I'll add to that, that the rear brakes only do 30% of the stopping. If you want to stop faster, just put some high quality disc brake pads and rotors on the front. It will definitely be easier and cheaper.
I can't imagine Dodge would have changed much between the mounting brackets for both drums and disks. It just doesn't make sense to change the brackets mounted to the rear suspension for those two types of brakes as the same "backing plate" mount can technically be used easily for both if a caliper mounting bracket is designed to work with the drum backing plate mount. To be honest, its simple engineering, not to mention it makes sense to use the same mounting plates on the rear end between the two setups from a cost standpoint.
On another note, besides the appearance factor of disk rear brakes, there is absolutely no benefit. Depending on setup, rear drums actually stop faster in some cases where drums and disks are available on the same vehicle. Drums have unfortunately gotten the stigma that they don't stop as well, which is quite the opposite than what actually happens in regular day to day driving. There is a reason big rigs still use drum brakes... On the flip side, drums will overheat MUCH faster than disks when used for auto racing, making them less desirable for such an application.
So, unless you have flashy wheels with open spokes, there is absolutely no benefit to disk brakes on the rear, even with the occasional track day. Who knows, you may actually perform better on a track than an identical car with rear disks.
The biggest problem with drum brakes (IMO) is debris removal. Disc brakes tend to "clean" themselves as you apply the brakes. The brake pads act like a squege, removing dirt and road debris. Drum braks have a backing plate, but when (and I say when because crap WILL get in there) debris gets past that backing it's far more likley to get wedged between the drum and the brake shoe. Even if stuff does get thrown behind the break shoe, it still has great odds of bouncing around back between the shoe and the drum.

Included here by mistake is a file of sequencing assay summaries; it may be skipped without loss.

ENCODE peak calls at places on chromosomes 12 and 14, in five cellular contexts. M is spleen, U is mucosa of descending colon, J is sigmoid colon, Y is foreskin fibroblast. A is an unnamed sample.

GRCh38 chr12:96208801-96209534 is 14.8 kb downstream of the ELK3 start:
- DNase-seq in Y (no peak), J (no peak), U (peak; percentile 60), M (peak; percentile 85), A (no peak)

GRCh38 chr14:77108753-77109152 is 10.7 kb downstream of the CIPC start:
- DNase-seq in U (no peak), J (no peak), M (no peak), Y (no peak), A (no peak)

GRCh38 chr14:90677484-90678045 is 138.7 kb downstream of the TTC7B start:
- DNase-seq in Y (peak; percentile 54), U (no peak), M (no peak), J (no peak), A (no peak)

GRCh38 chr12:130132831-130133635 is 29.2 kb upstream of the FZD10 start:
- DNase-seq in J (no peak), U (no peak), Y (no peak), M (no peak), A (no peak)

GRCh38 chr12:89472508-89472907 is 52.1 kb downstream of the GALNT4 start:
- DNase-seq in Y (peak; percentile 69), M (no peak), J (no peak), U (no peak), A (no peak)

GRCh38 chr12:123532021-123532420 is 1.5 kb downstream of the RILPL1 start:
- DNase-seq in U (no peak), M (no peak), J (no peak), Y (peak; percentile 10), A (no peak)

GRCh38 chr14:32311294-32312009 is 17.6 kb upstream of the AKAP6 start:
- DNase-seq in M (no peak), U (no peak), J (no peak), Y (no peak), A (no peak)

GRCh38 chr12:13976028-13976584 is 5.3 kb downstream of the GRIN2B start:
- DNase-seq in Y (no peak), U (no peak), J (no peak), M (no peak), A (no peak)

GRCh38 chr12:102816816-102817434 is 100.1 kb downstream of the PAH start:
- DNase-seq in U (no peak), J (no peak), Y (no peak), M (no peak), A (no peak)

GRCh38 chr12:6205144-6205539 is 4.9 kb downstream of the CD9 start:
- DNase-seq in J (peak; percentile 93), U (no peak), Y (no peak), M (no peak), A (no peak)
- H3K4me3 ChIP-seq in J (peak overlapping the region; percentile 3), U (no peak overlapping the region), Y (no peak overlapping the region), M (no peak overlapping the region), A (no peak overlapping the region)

I see this crap everyday at work... But this is nowhere near as big as I seemed to make it. Even disc brakes have a small posibility of getting debris between the pad and the rotor, but on a disc brake that debris can also fall out onto the ground, not potentially get trapped in a drum...
EDIT: Another big reason dics are preferred over drums for racing is brake release. Drum brakes (especially older drum brakes) could develop a habit of sticking to the drum for a moment after the brakes were released.
Both types of brakes can be equally effective.
Yes - drums can trap debris, and discs are practically self cleaning.
Both types have their share of problems, albeit different, but problems, nonetheless.
Discs tend to be simpler and less costly to make, Discs are also easier to inspect and service.
Pretty much six of one and half a dozen of the other, but due to the simpler mechanism, discs are typically the brake of choice nowadays.
Don't kid yourself discs are far superior to drum in brake fade resistance, total swept area, brake adjustment and clamping force on the rotor.
The rear drum is 9.0" x .85" and has a swept area of 78 sq. inches the rear rotor is 10.3" x 1.39" and a swept area of 138 sq. inches.
I've done 2 SRT-4 rear disc conversion on my 05 Neons and it's not that difficult and neither the prop valve or MC needed to be replaced.
If you don't have ABS the go to a bone yard and get the entire rear disc setup from a Cailber/Patriot/Compass or Avenger/Sebring but you'll need the Caliber e-brake cables though if go this way.
Get all the rear brake parts...backing plate, caliper adapter, rotor, caliper, brake lines, e-brake cables, e-brake shoes and e-brake parts.